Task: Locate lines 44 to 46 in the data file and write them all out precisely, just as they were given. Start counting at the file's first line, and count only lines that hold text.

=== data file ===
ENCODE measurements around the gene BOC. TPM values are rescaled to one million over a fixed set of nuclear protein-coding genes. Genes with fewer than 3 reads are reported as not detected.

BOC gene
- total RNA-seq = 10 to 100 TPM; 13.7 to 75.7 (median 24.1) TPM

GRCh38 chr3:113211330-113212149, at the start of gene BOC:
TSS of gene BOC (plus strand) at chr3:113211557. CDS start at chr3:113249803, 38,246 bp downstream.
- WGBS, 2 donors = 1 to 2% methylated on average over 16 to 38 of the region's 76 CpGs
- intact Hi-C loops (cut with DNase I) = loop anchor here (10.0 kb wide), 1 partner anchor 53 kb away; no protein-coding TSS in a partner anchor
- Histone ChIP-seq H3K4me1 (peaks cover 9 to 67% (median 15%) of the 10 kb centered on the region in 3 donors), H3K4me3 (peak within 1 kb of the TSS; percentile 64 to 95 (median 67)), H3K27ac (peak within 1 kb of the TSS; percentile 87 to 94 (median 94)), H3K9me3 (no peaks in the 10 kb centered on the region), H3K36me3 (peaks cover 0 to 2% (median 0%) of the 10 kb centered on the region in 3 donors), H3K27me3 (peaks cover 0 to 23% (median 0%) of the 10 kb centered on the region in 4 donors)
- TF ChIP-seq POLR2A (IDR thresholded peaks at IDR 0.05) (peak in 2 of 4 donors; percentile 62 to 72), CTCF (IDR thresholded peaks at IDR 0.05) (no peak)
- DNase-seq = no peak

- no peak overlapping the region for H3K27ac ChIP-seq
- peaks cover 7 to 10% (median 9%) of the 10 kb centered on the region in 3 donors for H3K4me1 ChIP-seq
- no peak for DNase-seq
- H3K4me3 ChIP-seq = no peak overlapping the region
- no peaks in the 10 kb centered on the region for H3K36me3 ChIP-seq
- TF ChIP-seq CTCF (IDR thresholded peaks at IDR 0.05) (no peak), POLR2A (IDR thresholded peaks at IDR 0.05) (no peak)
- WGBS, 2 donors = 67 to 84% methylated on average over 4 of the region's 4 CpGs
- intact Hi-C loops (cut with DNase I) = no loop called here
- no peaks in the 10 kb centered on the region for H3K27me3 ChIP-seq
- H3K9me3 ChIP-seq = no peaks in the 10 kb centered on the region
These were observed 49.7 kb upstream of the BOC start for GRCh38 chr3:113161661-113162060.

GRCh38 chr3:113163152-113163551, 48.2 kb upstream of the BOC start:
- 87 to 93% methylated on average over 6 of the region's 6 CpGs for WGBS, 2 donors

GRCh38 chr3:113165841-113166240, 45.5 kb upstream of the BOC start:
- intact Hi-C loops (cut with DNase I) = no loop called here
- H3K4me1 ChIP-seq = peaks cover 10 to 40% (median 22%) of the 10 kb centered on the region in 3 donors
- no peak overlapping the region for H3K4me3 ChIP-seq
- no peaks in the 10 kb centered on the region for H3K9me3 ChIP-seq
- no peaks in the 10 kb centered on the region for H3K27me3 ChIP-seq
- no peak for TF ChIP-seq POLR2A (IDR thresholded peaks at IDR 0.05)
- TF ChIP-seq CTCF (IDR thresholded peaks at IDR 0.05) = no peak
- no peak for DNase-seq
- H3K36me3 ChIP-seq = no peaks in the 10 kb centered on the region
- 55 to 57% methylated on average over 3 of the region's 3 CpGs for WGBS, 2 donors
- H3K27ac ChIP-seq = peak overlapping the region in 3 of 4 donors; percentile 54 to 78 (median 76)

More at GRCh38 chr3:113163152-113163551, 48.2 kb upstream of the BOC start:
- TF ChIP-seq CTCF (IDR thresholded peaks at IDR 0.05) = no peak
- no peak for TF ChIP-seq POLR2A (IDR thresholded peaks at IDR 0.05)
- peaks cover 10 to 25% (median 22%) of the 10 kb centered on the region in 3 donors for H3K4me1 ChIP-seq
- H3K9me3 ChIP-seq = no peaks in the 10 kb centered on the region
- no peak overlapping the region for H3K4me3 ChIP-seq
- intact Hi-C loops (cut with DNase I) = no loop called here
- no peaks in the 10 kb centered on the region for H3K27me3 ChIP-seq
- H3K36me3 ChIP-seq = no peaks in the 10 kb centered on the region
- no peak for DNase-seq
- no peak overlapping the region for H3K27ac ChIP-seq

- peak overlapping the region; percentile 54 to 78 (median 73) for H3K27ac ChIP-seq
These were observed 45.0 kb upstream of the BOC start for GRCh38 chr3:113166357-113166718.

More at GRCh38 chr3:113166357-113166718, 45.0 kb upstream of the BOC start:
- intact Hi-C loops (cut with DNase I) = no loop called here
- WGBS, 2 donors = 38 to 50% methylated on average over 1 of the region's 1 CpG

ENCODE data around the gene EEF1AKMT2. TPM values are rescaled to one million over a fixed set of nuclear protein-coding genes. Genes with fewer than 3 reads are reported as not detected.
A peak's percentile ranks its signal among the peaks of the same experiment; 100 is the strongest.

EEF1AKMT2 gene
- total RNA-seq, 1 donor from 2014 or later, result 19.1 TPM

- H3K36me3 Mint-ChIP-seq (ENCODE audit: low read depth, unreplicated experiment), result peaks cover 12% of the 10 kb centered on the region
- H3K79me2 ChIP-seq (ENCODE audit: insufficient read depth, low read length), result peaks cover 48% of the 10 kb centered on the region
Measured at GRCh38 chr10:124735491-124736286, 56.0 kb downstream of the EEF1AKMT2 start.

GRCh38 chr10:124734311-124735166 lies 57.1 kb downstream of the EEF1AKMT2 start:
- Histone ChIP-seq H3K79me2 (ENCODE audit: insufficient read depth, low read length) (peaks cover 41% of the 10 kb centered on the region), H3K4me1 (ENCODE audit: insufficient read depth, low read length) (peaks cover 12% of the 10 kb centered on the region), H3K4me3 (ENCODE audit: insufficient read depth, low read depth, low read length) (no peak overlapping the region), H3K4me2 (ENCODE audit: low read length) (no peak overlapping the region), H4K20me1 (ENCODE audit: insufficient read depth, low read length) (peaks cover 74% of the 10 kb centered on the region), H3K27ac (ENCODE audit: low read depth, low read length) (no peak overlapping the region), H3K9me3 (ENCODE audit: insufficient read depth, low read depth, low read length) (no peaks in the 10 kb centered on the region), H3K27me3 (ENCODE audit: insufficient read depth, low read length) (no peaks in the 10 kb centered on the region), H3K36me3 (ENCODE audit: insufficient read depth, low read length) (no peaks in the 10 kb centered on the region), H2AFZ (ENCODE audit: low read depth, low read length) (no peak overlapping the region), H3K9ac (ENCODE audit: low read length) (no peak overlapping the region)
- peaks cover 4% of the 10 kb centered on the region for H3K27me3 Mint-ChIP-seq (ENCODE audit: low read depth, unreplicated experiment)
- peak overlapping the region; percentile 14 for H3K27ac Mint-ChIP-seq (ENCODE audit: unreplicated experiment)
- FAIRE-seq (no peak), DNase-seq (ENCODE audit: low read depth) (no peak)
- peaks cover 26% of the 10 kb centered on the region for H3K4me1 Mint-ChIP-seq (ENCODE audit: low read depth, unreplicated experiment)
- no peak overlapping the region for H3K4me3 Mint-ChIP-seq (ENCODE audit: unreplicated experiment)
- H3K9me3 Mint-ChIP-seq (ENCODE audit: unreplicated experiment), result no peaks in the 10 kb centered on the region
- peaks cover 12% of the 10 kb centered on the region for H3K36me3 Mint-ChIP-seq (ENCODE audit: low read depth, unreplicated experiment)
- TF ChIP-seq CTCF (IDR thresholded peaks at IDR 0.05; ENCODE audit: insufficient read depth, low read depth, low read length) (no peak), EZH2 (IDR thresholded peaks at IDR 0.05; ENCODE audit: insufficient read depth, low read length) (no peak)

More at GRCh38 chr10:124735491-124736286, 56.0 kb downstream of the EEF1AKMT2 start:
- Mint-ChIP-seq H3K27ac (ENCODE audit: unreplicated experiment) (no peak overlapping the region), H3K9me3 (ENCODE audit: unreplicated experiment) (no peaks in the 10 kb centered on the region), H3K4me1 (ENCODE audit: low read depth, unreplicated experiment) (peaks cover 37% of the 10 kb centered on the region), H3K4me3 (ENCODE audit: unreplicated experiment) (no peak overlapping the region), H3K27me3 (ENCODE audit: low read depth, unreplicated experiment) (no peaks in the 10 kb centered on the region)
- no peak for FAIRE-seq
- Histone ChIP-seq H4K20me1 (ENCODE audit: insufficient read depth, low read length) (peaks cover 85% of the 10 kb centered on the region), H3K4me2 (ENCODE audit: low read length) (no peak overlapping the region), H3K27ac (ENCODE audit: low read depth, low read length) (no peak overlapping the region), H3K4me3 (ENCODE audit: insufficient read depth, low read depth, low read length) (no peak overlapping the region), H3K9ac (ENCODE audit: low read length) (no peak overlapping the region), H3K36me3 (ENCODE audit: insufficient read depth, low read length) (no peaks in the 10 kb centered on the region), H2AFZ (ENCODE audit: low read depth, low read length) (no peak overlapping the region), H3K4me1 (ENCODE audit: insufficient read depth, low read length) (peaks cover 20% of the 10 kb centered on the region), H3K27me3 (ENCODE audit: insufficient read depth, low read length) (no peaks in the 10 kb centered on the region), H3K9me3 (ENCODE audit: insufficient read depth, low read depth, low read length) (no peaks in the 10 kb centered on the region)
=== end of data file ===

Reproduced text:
- H3K36me3 ChIP-seq = no peaks in the 10 kb centered on the region
- no peak for DNase-seq
- no peak overlapping the region for H3K27ac ChIP-seq